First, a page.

Researchers recently developed a modified silk cloth that can keep skin cooler, material cooler compared to those made of cotton.

As indicated in a report, members of the research team are affiliated with a host of entities in China and one in the United States.

In their paper, the researchers describe their method of developing cooler garments when worn in outdoor conditions.

Humans have been putting on clothes for hundreds of centuries already, and over time, they have been having the clothing refined to suit their environments' needs, which are more often than not, cold environments

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Science Times - Cooler Than Cotton: Research Team Develops Modified Silk Cloth to Protect Skin from Cold Environments
(Photo : Jeff Juit on Pixabay)
In a paper, researchers describe their method of developing garments that are cooler when they’re worn in outdoor conditions.

A Cooling Garment Material

In the new research published in Nature Nanotechnology, the study authors wondered if it might be probable to develop a type of material that would be cooler to wear than other materials and bare skin under direct sunlight.

To get to the result, the team started with silk fabric, a material that has been used for thousands of years already due to its looks and comfort.

The study authors noted that silk is doing a good job of having the sunlight reflected in the mid-infrared range, which proposes it could be appropriate as a cooling garment material.

Nevertheless, since spiders make it, the material contains a protein component that absorbs ultraviolet radiation, making the material and its wearer grow hotter underneath the sun's direct heat.

Turning the Material More UV Reflective

For the silk material to become UV reflective, the study investigators dipped a standard piece of silk fabric into a liquid solution that contains highly refractive inorganic oxide nanoparticles.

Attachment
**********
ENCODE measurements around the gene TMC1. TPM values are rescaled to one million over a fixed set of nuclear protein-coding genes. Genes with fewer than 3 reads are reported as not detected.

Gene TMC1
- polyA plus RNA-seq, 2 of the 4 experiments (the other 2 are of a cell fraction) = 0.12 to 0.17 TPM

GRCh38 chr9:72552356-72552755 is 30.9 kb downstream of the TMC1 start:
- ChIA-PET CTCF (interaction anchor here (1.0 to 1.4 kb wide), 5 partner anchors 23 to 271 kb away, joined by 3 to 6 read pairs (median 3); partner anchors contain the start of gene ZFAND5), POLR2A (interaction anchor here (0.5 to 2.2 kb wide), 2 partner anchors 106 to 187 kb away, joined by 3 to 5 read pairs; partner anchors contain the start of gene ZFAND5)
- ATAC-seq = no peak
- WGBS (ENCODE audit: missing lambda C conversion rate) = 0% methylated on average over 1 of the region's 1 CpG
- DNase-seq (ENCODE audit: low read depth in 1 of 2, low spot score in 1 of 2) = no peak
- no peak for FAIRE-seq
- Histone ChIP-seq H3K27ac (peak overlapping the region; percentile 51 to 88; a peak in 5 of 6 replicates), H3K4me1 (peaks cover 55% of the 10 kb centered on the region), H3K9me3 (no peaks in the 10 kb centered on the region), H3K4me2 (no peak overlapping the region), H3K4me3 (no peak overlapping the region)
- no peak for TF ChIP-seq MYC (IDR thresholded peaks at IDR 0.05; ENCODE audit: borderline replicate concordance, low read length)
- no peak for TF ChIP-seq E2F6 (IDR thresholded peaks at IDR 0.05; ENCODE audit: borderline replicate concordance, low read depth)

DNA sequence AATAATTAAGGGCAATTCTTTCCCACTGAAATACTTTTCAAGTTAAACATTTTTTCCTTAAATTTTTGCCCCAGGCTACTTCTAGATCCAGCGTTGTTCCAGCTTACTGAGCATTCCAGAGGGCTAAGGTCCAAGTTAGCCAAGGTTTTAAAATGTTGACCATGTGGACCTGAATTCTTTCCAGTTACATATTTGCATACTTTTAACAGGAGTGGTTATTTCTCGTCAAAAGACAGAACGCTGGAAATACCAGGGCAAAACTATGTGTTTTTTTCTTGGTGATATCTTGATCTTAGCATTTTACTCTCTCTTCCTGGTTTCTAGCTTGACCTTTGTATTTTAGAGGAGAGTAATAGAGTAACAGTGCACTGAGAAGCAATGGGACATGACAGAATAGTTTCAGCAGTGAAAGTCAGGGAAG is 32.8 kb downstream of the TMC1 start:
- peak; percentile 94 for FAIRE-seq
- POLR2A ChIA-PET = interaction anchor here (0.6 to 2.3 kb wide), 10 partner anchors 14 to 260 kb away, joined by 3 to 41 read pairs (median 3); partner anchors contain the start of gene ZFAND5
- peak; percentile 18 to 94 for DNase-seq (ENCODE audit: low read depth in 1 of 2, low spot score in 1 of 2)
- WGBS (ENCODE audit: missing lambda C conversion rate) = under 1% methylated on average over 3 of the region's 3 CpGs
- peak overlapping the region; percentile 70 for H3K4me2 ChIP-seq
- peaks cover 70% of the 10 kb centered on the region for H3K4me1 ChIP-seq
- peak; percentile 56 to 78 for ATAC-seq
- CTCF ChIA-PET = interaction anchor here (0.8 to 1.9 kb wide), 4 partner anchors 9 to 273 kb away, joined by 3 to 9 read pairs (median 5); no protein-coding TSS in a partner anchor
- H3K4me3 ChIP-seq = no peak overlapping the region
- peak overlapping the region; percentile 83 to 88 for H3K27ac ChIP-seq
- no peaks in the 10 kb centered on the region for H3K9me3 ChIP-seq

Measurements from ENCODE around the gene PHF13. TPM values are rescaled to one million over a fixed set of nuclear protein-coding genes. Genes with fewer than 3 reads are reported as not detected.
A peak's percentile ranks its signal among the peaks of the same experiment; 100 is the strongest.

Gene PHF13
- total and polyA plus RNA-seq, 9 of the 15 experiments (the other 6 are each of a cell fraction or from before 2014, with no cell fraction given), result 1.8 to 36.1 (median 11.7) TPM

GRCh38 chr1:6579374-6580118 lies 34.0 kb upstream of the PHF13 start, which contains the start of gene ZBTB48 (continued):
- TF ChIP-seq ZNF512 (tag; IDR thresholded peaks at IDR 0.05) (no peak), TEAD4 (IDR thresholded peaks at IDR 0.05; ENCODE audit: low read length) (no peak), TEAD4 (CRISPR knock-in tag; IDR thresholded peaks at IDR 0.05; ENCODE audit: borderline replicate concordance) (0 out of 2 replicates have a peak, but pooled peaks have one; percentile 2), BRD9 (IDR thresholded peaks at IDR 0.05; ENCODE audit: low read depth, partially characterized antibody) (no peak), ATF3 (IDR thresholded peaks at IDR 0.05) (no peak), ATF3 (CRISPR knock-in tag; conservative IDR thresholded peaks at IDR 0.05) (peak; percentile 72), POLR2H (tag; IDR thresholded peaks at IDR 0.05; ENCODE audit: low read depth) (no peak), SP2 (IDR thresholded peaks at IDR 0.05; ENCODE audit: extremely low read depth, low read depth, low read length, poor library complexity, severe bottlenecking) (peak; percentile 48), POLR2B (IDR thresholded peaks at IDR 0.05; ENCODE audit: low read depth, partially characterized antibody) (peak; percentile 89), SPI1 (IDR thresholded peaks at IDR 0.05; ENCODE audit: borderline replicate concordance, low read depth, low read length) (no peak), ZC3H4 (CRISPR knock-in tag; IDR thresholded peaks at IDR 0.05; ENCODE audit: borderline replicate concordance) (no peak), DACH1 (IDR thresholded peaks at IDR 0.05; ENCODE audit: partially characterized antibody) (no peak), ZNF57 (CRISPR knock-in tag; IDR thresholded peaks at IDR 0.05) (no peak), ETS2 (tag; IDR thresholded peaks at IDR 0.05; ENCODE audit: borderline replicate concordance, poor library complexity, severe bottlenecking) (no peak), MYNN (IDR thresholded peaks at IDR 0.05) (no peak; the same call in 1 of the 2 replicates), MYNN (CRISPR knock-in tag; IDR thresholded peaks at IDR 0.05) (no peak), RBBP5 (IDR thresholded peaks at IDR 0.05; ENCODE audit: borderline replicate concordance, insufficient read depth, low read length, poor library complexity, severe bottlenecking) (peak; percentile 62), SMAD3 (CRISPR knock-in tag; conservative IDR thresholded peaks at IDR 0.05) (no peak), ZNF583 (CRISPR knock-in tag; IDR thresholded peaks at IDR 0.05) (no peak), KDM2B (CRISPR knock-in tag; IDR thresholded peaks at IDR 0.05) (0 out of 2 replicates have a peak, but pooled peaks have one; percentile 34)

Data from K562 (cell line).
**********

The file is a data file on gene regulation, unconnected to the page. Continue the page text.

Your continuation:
These stuck to the silk fabric, enabling it to turn evenly saturated throughout the material. They dried the fabric and tested it to determine if the addition of nanoparticles made the material more UV reflective.

As a result, the researchers discovered that under peak sunlight circumstances, the temperature under this material was roughly 3.5 degrees Celsius cooler than ambient air temperature.

Then, they placed the material on a patch of replicated skin and found the skin's temperature was roughly eight degrees Celsius cooler, compared to the same type of replicated skin that doesn't have the material covering.

The study authors also discovered that the silk cloth kept the artificial skin roughly 12.5 degrees Celsius cooler than the standard cotton material.

As a result of further testing, it was shown that the material could reflect approximately 95 percent of sunlight, stopping it from passing through the skin beneath.

UV Reflective Material for Clothing

According to a Croydon Cyclist blog article, reflective clothing, in general, comprises part of high visibility clothing, the other half being a fluorescent material that responds with UV light and releases it back out in the visible spectrum, and thus, the clothing appears brighter.

The clothing material's reflective part is for nighttime use, where there is evidently no UV light. Therefore, the fluorescent material is not effective.

Many people think that a fluorescent jacket is the so-called "be all and end all" of safe reflectiveness on the roads, be that for cyclists, motorcyclists, or pedestrians.

Related information about nanotechnology in clothes is shown on BRM Nanotechnology's YouTube video below:


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